Can Atheists Be Moral?
Society is increasingly polarized over our conflicting moral biases, whether on abortion, homosexuality, premarital sex, lying, or religion. We touched on some of these issues in the previous chapter. I can expect that many of you disagreed with some of the assumptions and positions of the Christian right and even Christians more broadly since many within Christianity subscribe to socially conservative views.
To reiterate, for the Christian, our moral positions are intuitive (our moral compass) or given to us by divine revelation (Divine Command). For the atheist, our moral positions are at times intuitive, but also intellectually derived, rather than given to us by God. In other words, our moral convictions are defended despite our natural intuition and acted on despite a natural inclination to do otherwise.
There are many things Christians and atheists agree upon, however, despite having different reasons for doing so. Few alive today would, for example, say that it is okay to kill someone who sleeps with your wife or even that it is okay to chop off a kid’s hand if they steal from you.
A Brief History of Morality
The question of what constitutes the best moral action has been debated for millennia from the time of the Ancient Greek and Eastern philosophers to the tweeting of Trump. 2,000 years ago, Plato, along with Aristotle, thought that a virtuous and moral man was one that abstained from ‘the passions,’ which included the various sensations we feel when we experience pleasure and instead directed their focus to the life of ‘the mind.’ Epicurus partly disagreed with them and believed that experiencing bodily sensations was necessary and moral.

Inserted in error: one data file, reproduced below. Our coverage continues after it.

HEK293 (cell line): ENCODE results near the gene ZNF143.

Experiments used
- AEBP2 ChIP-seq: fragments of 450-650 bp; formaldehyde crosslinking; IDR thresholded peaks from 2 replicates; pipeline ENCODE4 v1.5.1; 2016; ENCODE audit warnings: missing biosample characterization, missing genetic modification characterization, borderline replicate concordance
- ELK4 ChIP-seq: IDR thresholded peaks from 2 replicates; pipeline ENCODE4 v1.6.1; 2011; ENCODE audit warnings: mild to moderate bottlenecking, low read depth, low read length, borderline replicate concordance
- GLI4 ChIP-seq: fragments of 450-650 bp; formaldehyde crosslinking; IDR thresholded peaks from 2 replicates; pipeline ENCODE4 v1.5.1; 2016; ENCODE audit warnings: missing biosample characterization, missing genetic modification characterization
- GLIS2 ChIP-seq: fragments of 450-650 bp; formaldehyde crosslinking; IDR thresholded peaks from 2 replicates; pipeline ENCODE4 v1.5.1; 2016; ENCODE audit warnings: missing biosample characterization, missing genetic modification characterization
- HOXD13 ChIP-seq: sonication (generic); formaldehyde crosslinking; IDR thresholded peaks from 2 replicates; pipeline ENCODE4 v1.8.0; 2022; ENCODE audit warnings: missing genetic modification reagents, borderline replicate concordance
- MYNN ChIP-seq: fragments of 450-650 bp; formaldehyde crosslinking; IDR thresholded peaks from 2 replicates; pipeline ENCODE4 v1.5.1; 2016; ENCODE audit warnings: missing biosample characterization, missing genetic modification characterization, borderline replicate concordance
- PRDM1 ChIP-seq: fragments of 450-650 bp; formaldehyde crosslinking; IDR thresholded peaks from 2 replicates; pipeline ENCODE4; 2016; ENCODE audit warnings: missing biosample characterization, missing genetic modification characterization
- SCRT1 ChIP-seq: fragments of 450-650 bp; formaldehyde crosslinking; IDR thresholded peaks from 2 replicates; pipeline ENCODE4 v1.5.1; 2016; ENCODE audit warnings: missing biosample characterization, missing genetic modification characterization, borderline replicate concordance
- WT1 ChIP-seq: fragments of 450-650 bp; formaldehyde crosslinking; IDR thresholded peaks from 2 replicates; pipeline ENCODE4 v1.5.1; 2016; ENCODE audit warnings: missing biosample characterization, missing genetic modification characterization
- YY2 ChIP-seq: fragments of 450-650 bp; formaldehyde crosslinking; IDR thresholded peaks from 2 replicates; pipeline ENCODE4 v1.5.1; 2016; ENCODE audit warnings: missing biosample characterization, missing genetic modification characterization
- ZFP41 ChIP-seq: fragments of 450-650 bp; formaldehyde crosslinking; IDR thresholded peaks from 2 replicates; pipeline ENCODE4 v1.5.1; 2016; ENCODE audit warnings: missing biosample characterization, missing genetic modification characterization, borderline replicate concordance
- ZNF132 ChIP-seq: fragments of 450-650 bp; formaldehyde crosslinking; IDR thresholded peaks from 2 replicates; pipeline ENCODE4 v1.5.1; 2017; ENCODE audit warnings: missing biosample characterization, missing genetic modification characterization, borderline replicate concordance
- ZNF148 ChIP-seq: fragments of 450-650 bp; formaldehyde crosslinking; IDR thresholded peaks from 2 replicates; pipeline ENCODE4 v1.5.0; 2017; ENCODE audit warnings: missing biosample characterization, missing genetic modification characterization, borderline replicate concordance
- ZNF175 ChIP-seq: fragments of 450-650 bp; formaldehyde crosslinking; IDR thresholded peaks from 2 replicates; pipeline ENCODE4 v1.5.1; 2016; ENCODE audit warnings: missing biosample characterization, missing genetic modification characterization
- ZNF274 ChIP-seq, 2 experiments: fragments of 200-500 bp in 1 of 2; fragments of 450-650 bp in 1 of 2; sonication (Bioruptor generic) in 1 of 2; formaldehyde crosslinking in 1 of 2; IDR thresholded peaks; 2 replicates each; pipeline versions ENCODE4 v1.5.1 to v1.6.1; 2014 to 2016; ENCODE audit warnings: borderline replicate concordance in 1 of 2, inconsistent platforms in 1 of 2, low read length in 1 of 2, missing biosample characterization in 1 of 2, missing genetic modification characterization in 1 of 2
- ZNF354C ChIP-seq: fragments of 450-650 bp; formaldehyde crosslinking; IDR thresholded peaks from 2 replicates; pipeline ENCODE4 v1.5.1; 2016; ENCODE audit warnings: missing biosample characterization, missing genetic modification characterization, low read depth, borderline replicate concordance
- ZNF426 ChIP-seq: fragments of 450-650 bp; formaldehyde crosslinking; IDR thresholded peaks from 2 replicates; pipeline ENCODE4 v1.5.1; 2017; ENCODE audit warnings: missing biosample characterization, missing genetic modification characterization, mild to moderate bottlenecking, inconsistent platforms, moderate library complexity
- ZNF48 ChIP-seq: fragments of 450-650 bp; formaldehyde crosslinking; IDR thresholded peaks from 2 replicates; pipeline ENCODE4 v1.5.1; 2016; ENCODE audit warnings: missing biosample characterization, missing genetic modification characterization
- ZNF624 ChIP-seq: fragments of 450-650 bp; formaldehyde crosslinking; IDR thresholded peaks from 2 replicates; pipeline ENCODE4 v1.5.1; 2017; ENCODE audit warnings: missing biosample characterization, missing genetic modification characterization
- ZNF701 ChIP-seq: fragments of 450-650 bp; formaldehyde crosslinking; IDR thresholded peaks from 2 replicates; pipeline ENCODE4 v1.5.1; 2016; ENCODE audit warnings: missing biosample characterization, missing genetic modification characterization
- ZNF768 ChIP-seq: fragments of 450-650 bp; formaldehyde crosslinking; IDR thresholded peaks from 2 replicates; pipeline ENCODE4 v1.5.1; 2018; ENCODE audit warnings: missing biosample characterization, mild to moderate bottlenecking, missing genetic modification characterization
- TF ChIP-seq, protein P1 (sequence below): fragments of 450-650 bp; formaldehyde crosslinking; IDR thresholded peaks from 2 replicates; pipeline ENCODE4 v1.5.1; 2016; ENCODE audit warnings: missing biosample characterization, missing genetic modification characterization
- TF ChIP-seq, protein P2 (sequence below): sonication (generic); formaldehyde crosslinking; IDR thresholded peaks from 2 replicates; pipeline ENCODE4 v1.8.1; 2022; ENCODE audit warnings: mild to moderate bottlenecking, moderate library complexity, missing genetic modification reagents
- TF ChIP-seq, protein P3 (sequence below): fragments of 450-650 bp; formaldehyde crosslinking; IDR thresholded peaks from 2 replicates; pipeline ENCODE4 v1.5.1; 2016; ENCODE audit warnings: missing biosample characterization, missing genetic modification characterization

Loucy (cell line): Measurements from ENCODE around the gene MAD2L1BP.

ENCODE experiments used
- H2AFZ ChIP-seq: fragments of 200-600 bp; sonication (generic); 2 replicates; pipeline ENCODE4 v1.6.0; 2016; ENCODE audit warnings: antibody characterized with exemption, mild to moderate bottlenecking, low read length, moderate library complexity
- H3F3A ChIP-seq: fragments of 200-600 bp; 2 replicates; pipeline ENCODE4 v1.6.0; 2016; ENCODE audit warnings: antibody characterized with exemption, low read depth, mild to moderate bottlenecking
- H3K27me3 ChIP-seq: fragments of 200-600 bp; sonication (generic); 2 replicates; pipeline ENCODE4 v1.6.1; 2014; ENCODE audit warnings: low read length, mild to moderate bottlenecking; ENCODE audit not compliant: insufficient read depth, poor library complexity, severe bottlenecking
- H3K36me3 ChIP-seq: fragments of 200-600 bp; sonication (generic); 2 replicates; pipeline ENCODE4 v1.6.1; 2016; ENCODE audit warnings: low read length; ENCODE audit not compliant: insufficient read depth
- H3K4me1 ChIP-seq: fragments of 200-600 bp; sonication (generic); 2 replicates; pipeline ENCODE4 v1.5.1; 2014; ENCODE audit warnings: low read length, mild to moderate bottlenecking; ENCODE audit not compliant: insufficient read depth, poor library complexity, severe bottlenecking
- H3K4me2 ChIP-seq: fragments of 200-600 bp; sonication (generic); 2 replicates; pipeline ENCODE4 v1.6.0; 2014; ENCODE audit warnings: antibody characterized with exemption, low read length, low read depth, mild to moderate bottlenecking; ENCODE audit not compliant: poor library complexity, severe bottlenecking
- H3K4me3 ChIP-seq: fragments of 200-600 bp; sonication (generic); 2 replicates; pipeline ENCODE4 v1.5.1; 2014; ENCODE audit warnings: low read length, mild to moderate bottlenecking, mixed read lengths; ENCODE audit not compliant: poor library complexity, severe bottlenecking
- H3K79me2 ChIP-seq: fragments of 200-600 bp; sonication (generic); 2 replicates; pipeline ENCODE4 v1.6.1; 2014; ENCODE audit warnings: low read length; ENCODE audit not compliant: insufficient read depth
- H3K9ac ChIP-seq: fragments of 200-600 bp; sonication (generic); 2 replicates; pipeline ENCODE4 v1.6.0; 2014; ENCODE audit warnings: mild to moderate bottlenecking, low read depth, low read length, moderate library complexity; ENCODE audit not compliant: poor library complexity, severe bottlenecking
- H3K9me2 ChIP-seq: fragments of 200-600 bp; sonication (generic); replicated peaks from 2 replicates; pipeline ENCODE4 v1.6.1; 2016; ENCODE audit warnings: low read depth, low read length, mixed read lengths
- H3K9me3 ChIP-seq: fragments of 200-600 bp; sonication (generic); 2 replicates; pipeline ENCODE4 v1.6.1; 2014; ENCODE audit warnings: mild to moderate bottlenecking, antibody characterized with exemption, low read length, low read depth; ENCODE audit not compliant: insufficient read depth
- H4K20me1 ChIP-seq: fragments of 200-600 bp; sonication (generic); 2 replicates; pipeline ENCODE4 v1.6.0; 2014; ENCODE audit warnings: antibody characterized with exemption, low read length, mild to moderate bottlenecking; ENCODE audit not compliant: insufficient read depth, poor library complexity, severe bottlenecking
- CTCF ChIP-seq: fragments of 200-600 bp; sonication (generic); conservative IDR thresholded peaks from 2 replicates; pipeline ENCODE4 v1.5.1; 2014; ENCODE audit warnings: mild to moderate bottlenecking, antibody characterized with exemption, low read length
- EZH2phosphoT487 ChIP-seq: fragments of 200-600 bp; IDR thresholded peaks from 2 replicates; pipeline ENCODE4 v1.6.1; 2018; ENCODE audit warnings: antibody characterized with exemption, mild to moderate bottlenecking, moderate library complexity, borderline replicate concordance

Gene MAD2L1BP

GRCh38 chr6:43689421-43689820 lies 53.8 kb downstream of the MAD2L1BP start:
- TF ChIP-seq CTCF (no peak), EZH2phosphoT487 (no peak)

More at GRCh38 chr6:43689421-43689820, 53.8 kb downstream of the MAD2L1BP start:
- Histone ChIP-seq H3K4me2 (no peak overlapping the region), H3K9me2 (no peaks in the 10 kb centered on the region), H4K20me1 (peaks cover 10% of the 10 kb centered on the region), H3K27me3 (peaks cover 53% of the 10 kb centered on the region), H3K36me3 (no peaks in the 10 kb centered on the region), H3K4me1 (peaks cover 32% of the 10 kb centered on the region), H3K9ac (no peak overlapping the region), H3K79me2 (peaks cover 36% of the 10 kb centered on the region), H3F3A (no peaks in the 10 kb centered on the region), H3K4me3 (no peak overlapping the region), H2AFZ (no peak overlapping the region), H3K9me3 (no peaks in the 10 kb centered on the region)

David Hume famously posited that it is impossible to justify moral actions since we cannot obtain absolute proof for having them without appealing to a metaphysical deity. Instead, Hume believed that morality was a social contract between citizens to maintain order in society. Jeremy Bentham claimed that morality was entirely dependent on consequences. For Bentham, the best moral catalyst was ‘the greatest amount of happiness for the greatest number of people.’ Since then, many others have posited fascinating thought experiments to prove that categorizing moral actions based on consequences is not enough.
Today, we take moral reasoning particularly seriously because of the development of Artificial Intelligence (AI). The author, Yuval Noah Harari, even speculates that one of the last jobs that will be automated in the 21st century is that of a philosopher because they will have to work closely with engineers that program the behavior of AI.
Together we ask, what if we programmed consequentialist reasoning into AI? Is it ever justifiable to infringe on someone’s freedom to guarantee equality to the collective?
Moral philosophers have stumbled onto many difficult questions seemingly impossible to resolve since they’ve been disputed for centuries. But these questions are increasingly relevant with the development of surveillance technology and potentially autonomous AI, or Artificial Super Intelligence, as some like to call it. We do not have the answer to what are the best moral actions; We can debate endlessly.
Morality and Who Is Most Moral?
As we have seen from the previous chapter, Christians hold that moral laws are universal and given to us either by divine revelation (the Ten Commandments, Beatitudes, etc.) or are within us (our moral compass or conscience). Along with having a soul, Christians believe that this is what distinguishes us from animals. However, morality can be understood more broadly and does not have to depend on revelation. This is where atheists and Christians disagree.